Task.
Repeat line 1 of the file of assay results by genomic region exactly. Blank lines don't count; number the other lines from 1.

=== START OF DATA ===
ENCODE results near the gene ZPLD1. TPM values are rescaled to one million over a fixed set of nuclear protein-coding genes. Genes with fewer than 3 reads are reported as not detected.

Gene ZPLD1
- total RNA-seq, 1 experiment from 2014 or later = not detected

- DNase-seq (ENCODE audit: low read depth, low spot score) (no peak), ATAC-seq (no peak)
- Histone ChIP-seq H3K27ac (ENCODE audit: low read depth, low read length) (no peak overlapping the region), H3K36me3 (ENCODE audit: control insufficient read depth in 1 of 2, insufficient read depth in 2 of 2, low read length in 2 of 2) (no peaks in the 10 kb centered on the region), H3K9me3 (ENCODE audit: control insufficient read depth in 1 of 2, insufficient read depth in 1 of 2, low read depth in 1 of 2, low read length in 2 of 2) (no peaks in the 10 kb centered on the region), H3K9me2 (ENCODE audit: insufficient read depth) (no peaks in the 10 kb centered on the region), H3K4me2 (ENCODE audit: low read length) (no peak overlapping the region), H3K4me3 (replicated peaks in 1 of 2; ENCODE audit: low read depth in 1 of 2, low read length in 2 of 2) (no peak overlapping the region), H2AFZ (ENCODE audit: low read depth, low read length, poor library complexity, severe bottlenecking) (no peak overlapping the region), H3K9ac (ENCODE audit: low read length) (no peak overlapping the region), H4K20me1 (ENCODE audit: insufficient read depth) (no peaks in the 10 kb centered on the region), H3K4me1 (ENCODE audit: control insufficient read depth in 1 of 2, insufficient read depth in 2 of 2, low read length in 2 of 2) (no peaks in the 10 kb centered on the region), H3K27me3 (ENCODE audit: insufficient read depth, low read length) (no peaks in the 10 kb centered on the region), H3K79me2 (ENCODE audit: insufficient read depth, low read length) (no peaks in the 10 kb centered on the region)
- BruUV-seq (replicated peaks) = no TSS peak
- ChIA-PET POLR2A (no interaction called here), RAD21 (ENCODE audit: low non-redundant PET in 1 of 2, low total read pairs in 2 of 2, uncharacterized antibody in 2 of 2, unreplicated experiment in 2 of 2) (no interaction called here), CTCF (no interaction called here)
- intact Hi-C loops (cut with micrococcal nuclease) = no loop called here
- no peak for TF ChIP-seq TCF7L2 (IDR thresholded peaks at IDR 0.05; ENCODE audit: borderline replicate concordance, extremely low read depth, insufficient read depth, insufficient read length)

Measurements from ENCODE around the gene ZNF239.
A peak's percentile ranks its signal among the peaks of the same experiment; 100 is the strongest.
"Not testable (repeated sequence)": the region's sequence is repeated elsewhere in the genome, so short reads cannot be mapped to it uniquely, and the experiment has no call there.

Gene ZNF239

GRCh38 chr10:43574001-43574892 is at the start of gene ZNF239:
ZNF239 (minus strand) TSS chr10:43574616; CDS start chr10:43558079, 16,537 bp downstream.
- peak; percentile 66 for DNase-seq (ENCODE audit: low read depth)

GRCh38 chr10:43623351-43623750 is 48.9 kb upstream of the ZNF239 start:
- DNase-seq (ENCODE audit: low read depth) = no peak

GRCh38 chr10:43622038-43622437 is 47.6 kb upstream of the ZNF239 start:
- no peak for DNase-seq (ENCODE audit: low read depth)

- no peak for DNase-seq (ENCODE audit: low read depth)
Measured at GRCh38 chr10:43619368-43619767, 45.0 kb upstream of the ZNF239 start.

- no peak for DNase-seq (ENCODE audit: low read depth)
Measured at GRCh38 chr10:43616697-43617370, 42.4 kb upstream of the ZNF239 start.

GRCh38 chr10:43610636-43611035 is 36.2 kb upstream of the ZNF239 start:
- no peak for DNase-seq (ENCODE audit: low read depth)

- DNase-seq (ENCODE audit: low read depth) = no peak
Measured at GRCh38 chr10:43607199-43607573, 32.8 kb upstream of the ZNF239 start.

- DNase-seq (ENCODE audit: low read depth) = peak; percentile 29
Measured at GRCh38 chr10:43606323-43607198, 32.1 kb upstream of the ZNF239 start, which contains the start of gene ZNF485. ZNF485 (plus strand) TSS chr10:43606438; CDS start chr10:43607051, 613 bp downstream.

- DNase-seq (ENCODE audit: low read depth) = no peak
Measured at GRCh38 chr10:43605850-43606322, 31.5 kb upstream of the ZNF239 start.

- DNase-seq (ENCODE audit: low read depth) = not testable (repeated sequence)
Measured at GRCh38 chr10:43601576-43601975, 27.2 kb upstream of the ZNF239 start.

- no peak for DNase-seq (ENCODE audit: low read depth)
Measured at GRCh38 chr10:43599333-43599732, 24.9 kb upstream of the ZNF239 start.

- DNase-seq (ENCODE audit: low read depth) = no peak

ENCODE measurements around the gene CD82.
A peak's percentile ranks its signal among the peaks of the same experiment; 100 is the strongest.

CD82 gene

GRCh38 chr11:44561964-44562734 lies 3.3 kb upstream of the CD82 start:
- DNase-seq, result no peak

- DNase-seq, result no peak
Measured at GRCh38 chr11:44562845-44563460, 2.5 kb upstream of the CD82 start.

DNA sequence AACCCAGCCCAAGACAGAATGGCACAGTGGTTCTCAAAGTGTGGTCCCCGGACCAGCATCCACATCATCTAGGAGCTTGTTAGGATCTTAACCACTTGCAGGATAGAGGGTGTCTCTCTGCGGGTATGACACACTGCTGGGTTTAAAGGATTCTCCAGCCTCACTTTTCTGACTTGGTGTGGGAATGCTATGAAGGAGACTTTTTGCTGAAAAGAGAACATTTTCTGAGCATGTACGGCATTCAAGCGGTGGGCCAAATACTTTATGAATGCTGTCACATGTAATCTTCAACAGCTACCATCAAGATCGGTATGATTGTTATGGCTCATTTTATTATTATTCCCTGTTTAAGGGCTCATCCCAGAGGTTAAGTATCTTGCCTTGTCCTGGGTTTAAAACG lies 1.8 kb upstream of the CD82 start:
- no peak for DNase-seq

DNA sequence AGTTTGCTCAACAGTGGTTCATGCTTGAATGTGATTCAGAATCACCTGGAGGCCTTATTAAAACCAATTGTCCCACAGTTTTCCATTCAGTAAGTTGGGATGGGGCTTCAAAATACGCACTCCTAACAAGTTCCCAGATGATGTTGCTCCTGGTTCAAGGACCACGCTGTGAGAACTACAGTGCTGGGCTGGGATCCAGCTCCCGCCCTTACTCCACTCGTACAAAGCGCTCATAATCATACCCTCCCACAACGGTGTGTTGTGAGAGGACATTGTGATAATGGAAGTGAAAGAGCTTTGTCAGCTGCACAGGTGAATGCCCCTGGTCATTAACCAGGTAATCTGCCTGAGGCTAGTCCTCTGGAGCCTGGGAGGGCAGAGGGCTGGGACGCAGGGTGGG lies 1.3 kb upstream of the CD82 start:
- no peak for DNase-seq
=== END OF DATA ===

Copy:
ENCODE results near the gene ZPLD1. TPM values are rescaled to one million over a fixed set of nuclear protein-coding genes. Genes with fewer than 3 reads are reported as not detected.